attorneys alleged misconduct are in no sense a party, and have generally no
interest in the outcome except as all good citizens may have in the proper
administration of justice (Rayos-Ombac vs. Rayos, 285 SCRA 93 [1998]).
Undeniably, respondent represented complainants in the loan transaction. By
his own admission, he was the one who negotiated with the borrower, his
long-time friend and a former client. He acted not merely as an agent but as a
lawyer of complaints, thus, the execution of the real estate mortgage contract,
as well as its registration and annotation on the title were entrusted to him. In
fact, respondent even received his share in the interest earnings which
complainants realized from the transaction. His refusal to recognize any
wrongdoing or carelessness by claiming that he is likewise a victim when it
was shown that the title to the property, the registration of the real estate
mortgage contract, and the annotation thereon were all feigned, will not at all
exonerate him. Scncm
As a rule, a lawyer is not barred from dealing with his client but the business
transaction must be characterized with utmost honesty and good faith.
However, the measure of good faith which an attorney is required to exercise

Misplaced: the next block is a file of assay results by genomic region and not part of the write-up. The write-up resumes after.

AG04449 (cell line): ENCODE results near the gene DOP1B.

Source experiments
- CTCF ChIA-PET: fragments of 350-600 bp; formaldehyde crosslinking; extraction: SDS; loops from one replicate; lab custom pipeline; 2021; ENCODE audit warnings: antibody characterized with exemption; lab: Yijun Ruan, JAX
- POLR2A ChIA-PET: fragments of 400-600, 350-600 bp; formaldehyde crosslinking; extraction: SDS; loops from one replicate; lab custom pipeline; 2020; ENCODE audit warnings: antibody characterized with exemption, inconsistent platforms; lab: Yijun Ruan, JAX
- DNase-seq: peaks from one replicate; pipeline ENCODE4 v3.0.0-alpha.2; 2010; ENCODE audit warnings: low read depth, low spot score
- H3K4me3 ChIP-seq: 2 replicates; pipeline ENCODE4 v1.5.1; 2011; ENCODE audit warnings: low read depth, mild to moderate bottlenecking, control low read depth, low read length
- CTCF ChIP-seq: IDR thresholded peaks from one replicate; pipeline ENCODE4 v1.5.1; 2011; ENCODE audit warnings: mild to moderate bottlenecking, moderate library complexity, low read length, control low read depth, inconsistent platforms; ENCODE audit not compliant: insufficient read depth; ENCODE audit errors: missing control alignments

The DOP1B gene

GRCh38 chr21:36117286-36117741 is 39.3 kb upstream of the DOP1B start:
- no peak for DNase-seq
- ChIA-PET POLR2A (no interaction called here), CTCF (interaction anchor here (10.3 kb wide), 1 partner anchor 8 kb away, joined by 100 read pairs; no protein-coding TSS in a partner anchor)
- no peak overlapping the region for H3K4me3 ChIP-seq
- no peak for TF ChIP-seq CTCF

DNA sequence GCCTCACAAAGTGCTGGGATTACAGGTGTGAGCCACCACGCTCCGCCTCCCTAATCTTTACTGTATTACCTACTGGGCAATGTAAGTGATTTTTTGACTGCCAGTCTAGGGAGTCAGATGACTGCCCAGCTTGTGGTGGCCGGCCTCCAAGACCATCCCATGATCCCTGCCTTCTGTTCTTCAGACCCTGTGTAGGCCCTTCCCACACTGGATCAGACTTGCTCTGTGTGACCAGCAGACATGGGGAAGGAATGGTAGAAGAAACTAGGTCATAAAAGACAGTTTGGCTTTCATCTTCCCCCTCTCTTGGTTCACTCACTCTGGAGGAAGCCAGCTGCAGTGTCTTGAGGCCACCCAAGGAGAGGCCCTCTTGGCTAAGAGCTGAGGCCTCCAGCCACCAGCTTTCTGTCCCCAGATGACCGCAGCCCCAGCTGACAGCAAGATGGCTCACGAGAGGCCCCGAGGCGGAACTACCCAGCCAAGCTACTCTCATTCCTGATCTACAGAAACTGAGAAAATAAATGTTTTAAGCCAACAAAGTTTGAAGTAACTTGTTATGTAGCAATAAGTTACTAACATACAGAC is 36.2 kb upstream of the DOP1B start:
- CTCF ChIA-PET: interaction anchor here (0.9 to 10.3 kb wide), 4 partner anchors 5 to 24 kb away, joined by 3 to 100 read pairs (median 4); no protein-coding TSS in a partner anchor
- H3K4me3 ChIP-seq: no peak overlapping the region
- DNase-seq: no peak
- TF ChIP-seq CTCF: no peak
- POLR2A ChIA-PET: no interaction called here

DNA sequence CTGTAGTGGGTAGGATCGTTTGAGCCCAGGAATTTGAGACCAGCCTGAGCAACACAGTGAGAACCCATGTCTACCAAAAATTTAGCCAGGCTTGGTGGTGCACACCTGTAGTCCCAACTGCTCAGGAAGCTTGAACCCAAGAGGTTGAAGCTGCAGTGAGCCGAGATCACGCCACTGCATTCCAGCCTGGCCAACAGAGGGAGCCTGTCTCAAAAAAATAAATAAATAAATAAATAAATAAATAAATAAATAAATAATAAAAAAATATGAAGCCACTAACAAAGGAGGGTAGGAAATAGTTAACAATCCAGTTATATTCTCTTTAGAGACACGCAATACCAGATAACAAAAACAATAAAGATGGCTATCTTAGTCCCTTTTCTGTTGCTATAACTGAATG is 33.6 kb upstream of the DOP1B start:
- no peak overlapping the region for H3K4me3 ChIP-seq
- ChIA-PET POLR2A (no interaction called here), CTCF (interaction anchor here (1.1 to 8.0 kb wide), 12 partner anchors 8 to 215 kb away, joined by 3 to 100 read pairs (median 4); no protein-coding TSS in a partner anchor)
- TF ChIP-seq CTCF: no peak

in his dealings with this client is a much higher standard than is required in
business dealings where the parties trade at arms length. Business
transactions between an attorney and his client are disfavored and
discouraged by the policy of the law. Hence, courts carefully watch these
transactions to be sure that no advantage is taken by a lawyer over his client.
This rule is founded on public policy for, by virtue of his office, an attorney is in
an easy position to take advantage of the credulity and ignorance of his client.
Thus, no presumption of innocence or improbability of wrongdoing is
considered in an attorneys favor (Nakpit vs. Valdes, 286 SCRA 758 [1998]).
Further, his fidelity to the cause of his client requires him to be evermindful of
the responsibilities that should be expected of him.
Verily, a lawyer may not, without being guilty of professional misconduct, act
as counsel for a person whose interest conflicts with that of his former client.
The reason for the prohibition is found in the relation of attorney and client,
which is one of trust and confidence at the highest degree (Maturan vs.
Gonzales, 287 SCRA 943 [1998]). Sdaamiso
Respondent utterly failed to perform his duties and responsibilities faithfully
and well as to protect the rights and interests of his clients and by his deceitful
actuations constituting violations of the Code of Professional Responsibilities
must be subjected to disciplinary measures for his own good, as well as for
the good of the entire membership of the Bar as a whole.
WHEREFORE, the Court hereby adopts the resolution of the Board of
Governors of the Integrated Bar of the Philippines and orders respondent Atty.
Ernesto C. Jacinto suspended from the practice of law for six (6) months with
the warning that a repetition of the same or similar offense will be dealt with
more severely. Sdaad
SO ORDERED.

SECOND DIVISION
[A.C. No. 4762. June 28, 2004]
LINDA VDA. DE ESPINO, complainant, vs. ATTY. PEPITO C.
PRESQUITO, respondent.
R E S O L U T I O N
PUNO, J .:
On June 9, 1997, Linda Vda. de Espino wrote a letter-complaint
[1]
with the
then Court Administrator Alfredo Benipayo, charging respondent Atty. Pepito